While my mother was recuperating after having her lower leg amputated, her sister came to visit and went to sit at the end of the sofa where she was reclining. My mother panicked, believing my aunt was going to land on her very painful leg. As reality set in, that the limb was no longer there, my aunt declined to sit back down because as she pointed out: “I can’t tell how long your leg is in order to avoid sitting on it again!”
Shame is like that phantom leg. The lies it tells us seem convincing. We really believe that there is something intrinsically wrong, unworthy and unlovable about us. And because we are convinced, we engage others in our reality.
According to Webster’s dictionary a boundary is: “something that indicates or fixes a limit or extent.”
I recently heard the profound statement that shame causes us to give up control of the boundaries that serve to protect our dignity, value and worth. That makes sense doesn’t it? If our core belief is that we do not have dignity, value, or worth, why have or establish boundaries to protect them?
This perspective on boundaries brings new insight into some classic shame based patterns:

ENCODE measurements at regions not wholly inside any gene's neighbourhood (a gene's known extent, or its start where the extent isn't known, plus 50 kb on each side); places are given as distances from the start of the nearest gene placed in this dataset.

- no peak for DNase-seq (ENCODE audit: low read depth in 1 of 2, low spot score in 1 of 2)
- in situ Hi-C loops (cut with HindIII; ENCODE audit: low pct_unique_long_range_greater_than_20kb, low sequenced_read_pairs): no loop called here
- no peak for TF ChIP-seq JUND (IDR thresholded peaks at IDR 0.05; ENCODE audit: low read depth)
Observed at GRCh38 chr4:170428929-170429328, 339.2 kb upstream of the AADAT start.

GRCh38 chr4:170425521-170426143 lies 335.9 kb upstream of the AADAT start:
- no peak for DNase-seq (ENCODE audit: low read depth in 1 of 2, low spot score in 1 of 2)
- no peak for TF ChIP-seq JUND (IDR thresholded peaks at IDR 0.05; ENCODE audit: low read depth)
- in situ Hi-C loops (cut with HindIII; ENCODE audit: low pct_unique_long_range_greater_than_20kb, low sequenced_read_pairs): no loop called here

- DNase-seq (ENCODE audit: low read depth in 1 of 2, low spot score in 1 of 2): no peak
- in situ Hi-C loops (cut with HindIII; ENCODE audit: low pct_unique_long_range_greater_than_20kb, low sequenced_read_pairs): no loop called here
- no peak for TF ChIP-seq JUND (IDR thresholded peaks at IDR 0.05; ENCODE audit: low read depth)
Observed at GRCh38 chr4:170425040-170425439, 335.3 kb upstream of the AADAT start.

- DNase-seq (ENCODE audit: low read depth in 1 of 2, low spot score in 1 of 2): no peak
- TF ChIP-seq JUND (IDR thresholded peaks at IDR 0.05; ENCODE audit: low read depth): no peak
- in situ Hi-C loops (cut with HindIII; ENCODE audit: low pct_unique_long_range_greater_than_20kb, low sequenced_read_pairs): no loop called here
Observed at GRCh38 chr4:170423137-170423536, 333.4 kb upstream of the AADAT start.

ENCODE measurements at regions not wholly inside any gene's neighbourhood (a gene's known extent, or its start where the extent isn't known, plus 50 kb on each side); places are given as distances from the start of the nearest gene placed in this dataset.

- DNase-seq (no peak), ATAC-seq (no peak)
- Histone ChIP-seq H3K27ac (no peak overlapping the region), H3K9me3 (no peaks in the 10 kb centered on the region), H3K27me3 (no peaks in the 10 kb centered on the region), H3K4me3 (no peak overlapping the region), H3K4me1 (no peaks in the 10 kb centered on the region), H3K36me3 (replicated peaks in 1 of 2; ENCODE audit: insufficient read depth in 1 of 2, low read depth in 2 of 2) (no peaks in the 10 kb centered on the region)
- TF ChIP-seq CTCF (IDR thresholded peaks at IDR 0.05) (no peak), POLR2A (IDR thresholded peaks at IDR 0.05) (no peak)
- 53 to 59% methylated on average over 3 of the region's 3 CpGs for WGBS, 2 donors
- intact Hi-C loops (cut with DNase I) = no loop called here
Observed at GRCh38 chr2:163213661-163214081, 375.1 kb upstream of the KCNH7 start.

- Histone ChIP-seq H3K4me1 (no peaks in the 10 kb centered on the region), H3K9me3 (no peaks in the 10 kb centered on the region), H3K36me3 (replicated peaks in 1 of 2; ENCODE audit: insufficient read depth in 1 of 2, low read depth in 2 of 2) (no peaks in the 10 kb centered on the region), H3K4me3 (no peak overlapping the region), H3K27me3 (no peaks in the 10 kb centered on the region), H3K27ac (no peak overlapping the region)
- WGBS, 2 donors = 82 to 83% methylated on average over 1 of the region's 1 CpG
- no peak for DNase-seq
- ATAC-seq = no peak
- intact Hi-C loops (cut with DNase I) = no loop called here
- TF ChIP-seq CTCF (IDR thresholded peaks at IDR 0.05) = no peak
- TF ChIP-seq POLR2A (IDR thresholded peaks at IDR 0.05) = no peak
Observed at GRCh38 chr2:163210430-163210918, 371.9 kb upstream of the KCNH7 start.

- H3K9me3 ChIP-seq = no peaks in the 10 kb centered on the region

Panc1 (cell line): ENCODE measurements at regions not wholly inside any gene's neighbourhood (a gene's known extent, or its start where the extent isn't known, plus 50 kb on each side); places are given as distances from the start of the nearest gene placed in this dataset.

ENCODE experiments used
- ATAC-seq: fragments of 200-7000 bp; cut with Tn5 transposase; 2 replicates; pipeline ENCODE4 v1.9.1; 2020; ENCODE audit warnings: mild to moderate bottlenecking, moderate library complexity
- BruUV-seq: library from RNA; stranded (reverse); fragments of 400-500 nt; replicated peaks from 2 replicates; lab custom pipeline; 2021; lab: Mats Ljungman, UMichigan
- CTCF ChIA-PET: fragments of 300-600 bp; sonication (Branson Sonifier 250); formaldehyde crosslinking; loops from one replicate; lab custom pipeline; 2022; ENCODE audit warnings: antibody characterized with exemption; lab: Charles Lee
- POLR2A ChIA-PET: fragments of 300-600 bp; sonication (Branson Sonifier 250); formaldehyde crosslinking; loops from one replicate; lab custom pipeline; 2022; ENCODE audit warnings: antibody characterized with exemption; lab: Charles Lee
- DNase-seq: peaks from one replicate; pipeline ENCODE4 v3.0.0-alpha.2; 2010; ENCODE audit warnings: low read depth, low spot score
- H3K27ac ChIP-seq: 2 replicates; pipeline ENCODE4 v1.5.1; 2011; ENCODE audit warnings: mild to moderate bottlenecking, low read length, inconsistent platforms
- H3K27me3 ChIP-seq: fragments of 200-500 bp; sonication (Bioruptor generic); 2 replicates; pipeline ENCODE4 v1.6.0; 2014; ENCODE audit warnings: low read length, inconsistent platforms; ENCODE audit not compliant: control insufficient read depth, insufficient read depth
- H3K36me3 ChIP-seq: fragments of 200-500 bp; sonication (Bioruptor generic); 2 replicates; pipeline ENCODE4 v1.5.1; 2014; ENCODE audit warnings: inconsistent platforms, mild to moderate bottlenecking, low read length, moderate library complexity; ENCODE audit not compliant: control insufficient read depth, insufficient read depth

- Pulling people close (when we say yes)
- Pushing people away (where we say no)
- Seeking approval (what we do)
- Searing self doubt (why we yo-yo)
- Avoiding internal pain (how we escape)
Recovery is the willingness, not only to allow but to actually invite specific others into our lives who can and want to prove to us that we are welcome members of the human race, worthy and lovable in our own right. In recovery we learn the when, where, what, why and how of establishing healthier boundaries that allow us to retake authority over ourselves and our relationships.
How long is your shame “leg” today? Come to group sessions and let those of us sharing in the recovery process to sit by your side.
Thank you to Kathy for this beautiful and poignant account of shame and the impact it can have on one’s life. HUM always want to hear from YOU! If you are interested in submitting a poem, picture, personal account or article for the newsletter, please contact Paige at 403-536-2480 or [email protected]